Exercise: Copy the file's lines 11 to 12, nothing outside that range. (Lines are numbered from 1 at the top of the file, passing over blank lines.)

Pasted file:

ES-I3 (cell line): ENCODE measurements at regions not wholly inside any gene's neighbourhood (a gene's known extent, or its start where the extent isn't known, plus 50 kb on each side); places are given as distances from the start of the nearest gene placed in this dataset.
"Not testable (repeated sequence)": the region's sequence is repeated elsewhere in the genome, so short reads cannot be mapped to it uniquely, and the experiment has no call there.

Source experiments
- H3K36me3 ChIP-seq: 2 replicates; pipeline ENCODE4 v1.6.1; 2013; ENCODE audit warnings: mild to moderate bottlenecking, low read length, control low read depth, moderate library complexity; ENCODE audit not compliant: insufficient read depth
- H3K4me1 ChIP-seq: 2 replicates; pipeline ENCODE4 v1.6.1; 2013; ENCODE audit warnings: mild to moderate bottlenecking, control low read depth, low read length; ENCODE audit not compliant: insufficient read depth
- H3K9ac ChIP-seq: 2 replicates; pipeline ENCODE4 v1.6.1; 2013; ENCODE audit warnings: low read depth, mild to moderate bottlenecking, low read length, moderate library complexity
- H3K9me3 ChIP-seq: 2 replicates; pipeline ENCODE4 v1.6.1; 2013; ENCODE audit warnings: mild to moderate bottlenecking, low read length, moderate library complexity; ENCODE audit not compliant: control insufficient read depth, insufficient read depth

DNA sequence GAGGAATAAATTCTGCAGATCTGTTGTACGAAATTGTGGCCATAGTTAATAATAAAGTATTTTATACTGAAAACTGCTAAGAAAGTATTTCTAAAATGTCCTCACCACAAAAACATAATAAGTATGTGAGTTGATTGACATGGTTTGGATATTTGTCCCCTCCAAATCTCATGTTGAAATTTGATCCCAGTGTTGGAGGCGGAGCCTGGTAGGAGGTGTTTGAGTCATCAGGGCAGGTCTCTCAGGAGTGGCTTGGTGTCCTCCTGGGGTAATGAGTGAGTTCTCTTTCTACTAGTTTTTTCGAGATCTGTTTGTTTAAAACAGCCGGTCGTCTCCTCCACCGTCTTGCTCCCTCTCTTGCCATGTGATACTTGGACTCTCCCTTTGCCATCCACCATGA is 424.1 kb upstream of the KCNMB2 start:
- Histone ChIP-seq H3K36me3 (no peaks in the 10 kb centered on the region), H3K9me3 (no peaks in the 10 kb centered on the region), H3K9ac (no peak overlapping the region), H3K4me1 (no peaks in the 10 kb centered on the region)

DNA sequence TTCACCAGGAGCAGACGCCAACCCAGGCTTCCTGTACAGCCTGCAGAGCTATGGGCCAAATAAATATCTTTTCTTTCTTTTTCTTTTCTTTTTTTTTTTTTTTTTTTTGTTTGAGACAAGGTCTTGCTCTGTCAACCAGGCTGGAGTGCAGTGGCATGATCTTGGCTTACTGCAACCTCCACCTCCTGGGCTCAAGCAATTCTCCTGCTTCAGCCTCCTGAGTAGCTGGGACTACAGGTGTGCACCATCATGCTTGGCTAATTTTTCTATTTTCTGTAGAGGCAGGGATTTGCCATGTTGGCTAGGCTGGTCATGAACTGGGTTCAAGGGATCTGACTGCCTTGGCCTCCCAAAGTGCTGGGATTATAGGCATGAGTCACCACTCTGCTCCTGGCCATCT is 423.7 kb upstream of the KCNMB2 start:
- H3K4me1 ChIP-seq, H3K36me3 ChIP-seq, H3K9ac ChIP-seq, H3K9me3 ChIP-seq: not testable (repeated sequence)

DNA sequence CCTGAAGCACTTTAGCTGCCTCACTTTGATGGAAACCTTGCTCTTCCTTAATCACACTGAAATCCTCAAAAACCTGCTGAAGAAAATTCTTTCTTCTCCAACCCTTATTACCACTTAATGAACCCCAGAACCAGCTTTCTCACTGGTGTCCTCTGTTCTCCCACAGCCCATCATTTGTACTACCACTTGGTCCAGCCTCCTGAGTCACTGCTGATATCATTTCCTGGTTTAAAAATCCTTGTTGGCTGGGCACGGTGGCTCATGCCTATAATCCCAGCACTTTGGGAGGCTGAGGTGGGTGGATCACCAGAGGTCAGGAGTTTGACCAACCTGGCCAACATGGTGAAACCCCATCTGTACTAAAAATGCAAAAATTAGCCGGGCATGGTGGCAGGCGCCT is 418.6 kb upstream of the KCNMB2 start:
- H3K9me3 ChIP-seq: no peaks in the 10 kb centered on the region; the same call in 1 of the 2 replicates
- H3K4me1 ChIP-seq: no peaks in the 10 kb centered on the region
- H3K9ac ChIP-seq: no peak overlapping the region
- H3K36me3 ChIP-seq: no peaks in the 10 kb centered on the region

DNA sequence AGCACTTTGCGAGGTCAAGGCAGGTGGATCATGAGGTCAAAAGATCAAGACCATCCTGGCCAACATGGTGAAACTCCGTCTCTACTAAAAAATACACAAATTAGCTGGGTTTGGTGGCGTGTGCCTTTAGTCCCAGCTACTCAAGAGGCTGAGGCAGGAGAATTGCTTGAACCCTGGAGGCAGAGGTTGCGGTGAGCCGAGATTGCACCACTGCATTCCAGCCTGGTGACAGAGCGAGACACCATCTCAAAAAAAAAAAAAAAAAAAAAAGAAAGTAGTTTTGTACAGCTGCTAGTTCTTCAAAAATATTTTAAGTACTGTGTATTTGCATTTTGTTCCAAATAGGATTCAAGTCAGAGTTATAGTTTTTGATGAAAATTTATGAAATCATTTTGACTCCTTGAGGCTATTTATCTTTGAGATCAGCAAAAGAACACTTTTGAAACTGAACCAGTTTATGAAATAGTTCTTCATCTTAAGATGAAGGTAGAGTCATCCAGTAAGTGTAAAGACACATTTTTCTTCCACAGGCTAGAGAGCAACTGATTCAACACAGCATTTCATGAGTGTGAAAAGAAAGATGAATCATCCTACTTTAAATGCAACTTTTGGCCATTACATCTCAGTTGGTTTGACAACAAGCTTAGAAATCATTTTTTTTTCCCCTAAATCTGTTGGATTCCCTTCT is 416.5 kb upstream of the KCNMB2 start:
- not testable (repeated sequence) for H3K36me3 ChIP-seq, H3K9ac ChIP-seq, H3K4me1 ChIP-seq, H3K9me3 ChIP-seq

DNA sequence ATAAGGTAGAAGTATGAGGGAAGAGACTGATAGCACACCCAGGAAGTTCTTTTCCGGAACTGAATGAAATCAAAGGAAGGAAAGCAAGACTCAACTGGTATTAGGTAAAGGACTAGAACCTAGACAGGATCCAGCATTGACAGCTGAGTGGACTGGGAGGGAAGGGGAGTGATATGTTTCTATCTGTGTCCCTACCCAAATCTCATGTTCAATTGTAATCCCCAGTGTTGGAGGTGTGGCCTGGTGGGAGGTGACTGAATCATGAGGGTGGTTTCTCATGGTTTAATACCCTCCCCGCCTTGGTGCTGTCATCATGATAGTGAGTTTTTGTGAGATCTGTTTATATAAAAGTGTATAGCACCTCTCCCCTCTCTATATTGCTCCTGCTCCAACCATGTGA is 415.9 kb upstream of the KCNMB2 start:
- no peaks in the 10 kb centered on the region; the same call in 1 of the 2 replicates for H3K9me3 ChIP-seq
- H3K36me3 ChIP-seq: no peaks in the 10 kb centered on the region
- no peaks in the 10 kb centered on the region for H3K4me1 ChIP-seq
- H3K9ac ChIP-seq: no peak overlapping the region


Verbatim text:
- H3K4me1 ChIP-seq, H3K36me3 ChIP-seq, H3K9ac ChIP-seq, H3K9me3 ChIP-seq: not testable (repeated sequence)

DNA sequence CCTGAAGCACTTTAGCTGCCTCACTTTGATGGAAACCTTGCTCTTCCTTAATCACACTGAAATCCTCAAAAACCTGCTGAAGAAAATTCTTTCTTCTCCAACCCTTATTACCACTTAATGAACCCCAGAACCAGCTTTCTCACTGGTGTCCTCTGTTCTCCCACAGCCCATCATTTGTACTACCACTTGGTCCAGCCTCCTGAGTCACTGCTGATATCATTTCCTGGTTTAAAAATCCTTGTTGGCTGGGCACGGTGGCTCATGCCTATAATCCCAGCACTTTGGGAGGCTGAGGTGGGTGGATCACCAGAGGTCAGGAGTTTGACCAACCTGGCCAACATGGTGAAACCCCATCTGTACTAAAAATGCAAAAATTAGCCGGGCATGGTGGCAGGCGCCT is 418.6 kb upstream of the KCNMB2 start: